Balance and thyroid disease. Not areas of ENT you would normally expect to see in the same sentence and unlikely to excite interest in the same ENT specialists, but both have been affected by recent political changes influencing referral patterns.
First: balance. Most of you will now be aware of a recent position paper from the Royal College of Physicians entitled ‘Hearing and Balance Disorders: Achieving excellence in diagnosis and management’. The paper, the result of a working party on the provision of balance and hearing services in the UK came to a number of conclusions, one of which was that there is a severe lack of service provision for patients with imbalance. This implies that unless the dizzy patient is seeing an audiological physician, preferably leading a multidisciplinary clinic team, they are receiving a substandard service. Given the recent developments in the banking world it can only be a matter of time before its referred to as a ‘sub-prime’ service. ENT Consultants who for years have been providing excellent care for these patients were probably less than amused to hear that they are surgeons rather than doctors, dabbling in an area in which they lack expertise.
Granulomatous disorders (GD) of the nose represent a spectrum of nasal pathology, manifesting themselves either as an isolated nasal problem, or as part of a systemic condition, which may otherwise be occult in nature.
The patient may present with non specific nasal symptomatology, and the clinician should therefore consider the possibility of GD in all patients with chronic nasal symptoms not responding to standard treatment and in those with unusual nasal endoscopic appearances.
Increasingly, chemotherapy plays an important part in the multimodality treatment of locally advanced head and neck cancers. Its role in the neoadjuvant, concurrent and adjuvant setting is reviewed. In addition, chemotherapy is often used to palliate cancer related symptoms in patients for whom curative treatment is not possible. The role of new target agents in head and neck cancer is also expanding. The aim of this article is to provide an overview of the role of chemotherapy in head and neck cancers.
The Association of Anaesthetists of Great Britain and Ireland (AAGBI) has just issued a guidance laminate to all its 10000 members on treatment of severe local anaesthetic toxicity, including cardiac arrest. Because surgeons sometimes administer local anaesthetics in the absence of an anaesthetist, and since local anaesthetics can cause severe and even fatal toxicity, surgeons may have an interest in these guidelines. In the event of a disaster, surgeons will usually be able to find an anaesthetist somewhere nearby. However, this is not always the case. If the US trend towards “office based” surgical practice is followed in the UK, surgeons may more often find themselves administering local anaesthetics with no anaesthetist anywhere nearby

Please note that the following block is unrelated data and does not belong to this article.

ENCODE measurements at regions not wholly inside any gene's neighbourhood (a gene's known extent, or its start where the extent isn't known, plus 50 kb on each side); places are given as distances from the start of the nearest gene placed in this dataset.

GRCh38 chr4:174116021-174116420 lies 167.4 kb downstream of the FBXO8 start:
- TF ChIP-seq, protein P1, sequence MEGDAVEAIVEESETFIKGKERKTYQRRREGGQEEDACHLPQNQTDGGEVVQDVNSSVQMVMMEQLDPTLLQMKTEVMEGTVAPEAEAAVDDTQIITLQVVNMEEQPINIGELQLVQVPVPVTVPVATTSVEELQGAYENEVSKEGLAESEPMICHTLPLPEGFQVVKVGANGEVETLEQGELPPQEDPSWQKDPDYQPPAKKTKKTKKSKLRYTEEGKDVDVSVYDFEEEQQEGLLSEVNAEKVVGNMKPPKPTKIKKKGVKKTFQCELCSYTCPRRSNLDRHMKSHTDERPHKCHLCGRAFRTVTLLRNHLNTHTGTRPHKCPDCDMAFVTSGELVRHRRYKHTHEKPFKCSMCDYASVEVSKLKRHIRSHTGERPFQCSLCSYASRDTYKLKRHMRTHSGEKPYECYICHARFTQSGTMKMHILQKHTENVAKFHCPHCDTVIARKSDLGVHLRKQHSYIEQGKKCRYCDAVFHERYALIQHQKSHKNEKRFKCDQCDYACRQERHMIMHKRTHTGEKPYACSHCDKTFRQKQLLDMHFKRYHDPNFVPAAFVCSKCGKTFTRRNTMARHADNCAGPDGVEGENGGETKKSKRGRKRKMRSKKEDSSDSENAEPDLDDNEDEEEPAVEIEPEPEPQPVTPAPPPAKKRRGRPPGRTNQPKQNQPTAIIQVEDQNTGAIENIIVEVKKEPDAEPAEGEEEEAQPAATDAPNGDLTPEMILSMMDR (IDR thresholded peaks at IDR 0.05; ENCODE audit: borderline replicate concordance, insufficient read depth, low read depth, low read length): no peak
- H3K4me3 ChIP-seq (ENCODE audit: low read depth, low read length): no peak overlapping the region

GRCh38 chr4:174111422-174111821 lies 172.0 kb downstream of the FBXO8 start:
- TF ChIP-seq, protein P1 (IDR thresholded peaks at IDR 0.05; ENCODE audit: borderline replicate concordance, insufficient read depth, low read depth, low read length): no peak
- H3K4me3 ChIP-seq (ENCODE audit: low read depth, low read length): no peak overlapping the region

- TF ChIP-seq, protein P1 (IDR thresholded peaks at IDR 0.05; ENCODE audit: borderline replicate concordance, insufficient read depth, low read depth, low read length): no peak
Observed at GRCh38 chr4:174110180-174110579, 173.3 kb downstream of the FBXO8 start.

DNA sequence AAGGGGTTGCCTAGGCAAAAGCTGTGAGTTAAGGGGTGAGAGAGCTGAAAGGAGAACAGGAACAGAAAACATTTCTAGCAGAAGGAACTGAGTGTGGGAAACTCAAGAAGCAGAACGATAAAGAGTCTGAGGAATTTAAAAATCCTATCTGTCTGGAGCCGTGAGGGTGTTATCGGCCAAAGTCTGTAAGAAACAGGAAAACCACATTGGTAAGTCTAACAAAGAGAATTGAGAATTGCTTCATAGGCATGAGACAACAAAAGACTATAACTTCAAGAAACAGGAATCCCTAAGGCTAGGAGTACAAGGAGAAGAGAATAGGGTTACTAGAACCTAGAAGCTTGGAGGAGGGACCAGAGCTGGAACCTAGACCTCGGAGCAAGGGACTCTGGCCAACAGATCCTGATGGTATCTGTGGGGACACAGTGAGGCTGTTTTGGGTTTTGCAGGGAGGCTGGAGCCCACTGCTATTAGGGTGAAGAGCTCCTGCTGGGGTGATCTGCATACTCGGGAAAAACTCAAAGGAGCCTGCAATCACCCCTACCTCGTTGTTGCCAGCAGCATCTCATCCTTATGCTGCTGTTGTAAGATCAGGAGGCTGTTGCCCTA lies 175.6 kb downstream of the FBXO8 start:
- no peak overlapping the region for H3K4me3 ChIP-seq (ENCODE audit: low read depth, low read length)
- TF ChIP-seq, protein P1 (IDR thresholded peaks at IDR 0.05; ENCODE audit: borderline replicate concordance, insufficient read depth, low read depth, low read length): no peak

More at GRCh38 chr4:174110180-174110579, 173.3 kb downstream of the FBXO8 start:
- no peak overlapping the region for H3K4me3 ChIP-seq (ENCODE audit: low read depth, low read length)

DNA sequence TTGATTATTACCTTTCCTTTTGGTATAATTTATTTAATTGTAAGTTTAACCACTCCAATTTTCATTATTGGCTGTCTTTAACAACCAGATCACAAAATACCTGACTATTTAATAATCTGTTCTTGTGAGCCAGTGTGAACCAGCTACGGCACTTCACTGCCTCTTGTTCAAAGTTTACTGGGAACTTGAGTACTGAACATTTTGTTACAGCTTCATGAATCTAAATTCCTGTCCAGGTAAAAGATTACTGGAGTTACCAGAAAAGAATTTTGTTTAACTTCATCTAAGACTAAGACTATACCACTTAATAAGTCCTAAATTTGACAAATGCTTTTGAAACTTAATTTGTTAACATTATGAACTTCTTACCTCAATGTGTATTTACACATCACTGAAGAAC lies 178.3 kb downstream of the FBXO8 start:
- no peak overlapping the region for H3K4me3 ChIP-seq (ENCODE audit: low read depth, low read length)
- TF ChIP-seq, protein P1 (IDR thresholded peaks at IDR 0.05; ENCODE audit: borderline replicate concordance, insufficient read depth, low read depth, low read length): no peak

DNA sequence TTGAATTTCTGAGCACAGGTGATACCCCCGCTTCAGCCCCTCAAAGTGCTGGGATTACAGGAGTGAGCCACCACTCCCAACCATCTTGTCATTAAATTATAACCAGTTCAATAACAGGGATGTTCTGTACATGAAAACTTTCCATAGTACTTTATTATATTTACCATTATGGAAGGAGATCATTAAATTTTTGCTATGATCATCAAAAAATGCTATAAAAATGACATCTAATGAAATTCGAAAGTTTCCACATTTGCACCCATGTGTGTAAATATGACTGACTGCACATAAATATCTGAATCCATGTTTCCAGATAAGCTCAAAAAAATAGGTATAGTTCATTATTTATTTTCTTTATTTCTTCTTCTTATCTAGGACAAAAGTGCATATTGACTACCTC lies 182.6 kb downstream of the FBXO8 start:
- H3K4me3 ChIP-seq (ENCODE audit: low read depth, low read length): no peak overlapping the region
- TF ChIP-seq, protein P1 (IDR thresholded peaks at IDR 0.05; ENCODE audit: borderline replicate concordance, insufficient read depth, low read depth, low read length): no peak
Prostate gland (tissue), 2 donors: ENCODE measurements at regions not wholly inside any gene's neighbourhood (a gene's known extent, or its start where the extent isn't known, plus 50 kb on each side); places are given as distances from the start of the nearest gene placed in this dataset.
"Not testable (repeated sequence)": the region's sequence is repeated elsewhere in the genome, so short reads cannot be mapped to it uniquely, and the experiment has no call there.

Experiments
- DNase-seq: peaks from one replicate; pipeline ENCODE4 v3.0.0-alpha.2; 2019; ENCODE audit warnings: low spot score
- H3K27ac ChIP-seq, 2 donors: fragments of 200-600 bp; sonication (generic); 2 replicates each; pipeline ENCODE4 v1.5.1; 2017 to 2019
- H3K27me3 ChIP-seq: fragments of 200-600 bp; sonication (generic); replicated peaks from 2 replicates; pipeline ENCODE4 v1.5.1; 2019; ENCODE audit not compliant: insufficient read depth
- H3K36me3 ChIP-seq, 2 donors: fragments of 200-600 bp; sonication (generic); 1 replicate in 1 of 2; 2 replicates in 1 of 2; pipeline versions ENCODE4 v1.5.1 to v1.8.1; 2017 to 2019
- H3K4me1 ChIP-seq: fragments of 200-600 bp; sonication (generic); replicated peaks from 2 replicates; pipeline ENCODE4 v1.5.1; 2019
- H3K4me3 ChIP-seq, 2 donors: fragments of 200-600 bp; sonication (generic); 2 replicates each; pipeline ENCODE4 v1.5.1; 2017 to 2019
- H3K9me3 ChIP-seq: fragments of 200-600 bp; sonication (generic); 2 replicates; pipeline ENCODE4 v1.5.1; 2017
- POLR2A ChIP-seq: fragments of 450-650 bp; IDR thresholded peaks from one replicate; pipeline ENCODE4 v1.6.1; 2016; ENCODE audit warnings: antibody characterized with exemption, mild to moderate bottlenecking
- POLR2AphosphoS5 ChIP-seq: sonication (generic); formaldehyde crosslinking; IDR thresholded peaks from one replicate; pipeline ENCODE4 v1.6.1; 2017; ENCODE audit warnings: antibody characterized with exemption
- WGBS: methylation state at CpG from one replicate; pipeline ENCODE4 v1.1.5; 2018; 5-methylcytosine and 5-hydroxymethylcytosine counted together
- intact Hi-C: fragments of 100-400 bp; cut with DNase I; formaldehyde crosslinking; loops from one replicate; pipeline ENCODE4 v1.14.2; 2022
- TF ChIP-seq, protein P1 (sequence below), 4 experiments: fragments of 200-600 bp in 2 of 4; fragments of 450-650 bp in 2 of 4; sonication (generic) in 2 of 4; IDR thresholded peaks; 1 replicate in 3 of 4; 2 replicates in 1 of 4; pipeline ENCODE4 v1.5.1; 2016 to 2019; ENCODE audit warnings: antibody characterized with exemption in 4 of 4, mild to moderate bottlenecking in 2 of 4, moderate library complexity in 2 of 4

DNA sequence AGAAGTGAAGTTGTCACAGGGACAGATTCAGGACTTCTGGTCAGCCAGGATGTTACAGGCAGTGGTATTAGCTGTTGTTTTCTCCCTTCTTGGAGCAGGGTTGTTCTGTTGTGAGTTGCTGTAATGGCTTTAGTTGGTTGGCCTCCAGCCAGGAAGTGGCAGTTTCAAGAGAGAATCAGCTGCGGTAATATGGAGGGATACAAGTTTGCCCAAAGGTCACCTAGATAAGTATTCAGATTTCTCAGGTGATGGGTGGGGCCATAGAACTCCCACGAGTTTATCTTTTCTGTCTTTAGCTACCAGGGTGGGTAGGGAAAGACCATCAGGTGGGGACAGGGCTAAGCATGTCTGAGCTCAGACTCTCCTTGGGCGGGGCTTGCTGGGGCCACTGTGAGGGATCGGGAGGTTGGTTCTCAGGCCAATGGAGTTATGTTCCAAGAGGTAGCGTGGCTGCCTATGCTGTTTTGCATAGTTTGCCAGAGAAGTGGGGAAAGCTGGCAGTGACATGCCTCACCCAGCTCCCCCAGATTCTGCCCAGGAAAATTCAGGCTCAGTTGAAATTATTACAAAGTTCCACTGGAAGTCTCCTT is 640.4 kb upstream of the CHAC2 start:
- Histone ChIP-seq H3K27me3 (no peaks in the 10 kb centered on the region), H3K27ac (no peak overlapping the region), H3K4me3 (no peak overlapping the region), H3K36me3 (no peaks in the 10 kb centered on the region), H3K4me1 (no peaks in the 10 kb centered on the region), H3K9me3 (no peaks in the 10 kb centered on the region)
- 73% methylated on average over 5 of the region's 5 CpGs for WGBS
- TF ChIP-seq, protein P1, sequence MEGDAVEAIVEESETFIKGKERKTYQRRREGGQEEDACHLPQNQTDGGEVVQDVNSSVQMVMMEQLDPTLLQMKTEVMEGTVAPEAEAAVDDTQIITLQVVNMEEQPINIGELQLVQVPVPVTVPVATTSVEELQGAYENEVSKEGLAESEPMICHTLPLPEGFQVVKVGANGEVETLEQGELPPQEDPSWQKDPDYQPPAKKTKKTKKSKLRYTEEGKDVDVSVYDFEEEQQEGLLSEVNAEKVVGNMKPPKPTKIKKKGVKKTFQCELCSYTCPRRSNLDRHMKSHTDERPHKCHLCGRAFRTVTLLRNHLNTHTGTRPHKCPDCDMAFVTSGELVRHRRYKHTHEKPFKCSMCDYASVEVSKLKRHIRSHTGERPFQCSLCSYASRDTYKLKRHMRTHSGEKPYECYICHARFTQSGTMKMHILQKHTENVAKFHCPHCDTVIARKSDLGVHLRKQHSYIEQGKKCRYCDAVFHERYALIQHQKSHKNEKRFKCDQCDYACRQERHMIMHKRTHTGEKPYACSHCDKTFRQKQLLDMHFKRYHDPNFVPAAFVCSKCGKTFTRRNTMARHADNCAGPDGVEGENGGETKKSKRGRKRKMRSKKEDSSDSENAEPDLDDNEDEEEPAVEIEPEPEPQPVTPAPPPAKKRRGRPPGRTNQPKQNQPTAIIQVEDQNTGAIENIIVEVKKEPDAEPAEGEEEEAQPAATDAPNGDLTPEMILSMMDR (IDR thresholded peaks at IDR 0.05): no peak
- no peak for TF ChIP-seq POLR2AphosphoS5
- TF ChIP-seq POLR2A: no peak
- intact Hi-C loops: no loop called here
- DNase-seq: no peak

Objectives: Patients with nasal allergy often make several visits to ENT Clinics for assessment and investigations. At our institution a one-stop nasal allergy clinic has been set up, with the aim of investigating and treating patients in a single visit. This paper addresses the efficiency of the one-stop clinic.
Design: Retrospective case-control study.
Setting: Single large University Hospital ENT department
In a period of reduction in surgical training hours the importance of quality surgical courses has increased. The Paris temporal bone course in the author’s experience provides a quality, hands on learning experience at a reasonable cost.
Patients with discharging ears usually present to the general practitioner (GP). There are several causes ranging from otitis externa, acute suppurative otitis media (ASOM) to chronic suppurative otitis media (CSOM). Successful management of these patients depends upon an accurate assessment of the ear, but this is hindered by debris and pus in the ear canal obscuring the tympanic membrane. An accurate history, careful aural cleaning and examination can help make an accurate diagnosis. This article aims to assist the GP in identifying CSOM, some forms of which have the potential to cause serious complications.
We describe a method for recording intraoperative findings and the operative steps performed in Endoscopic Sinus Surgery.
Radiotherapy (RT) is an extremely effective treatment for head and neck cancer, both as a primary modality and as an adjuvant treatment following surgery. In early stage disease, single modality radical RT can cure >90% of cancers in some tumour subsites (eg larynx).1 In more advanced stage disease, RT is usually used in combination with cisplatin chemotherapy, either as radical chemoradiotherapy2, 3 or in an adjunctive fashion after ablative surgery.4
Objectives: To audit the use of antibiotics treat patients admitted to a district general hospital with a diagnosis of acute tonsillitis
. Design: A retrospective and prospective clinical audit.
Setting: A District General hospital.
Participants: 106 patients admitted with a diagnosis of acute tonsillitis between 1st January 2005 and 31st December 2005; and 28 patients admitted with a diagnosis of acute tonsillitis between the 1st February 2007 and 30th June 2007.
Are you hoarse?
Do you lose your voice completely?
Do you have problems projecting your voice in noisy surroundings?
Does it sound breathy, scratchy, or husky?
Does the voice tire with use?
Do you get any throat pain?
The latest incarnation of the Intercollegiate Exam started in January 2007. This article aims to provide an overview of all aspects of the new exam from the perspective of a successful candidate’s recent personal experience.